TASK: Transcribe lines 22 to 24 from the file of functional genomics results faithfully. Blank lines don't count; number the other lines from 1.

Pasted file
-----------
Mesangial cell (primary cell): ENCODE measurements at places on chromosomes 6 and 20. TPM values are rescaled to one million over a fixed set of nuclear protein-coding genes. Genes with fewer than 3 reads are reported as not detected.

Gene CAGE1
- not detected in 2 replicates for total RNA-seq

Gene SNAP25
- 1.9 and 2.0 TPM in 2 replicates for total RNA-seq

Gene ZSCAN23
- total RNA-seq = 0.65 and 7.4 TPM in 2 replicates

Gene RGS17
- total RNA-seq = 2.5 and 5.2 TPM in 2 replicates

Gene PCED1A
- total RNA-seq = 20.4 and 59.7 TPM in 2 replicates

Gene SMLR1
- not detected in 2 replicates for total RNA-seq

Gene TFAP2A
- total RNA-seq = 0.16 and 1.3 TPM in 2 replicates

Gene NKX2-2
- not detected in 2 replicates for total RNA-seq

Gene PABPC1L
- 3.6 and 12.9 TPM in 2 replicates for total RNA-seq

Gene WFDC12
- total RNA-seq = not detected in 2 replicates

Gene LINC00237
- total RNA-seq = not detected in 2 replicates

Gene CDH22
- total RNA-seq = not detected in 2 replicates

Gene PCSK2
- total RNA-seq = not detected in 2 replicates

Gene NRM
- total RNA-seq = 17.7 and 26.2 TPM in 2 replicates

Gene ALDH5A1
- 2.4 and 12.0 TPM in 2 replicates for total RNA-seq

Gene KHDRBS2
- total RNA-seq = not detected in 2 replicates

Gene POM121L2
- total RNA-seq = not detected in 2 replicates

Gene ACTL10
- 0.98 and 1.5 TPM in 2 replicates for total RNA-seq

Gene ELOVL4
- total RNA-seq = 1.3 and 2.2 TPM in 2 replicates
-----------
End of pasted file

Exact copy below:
Gene LINC00237
- total RNA-seq = not detected in 2 replicates

Gene CDH22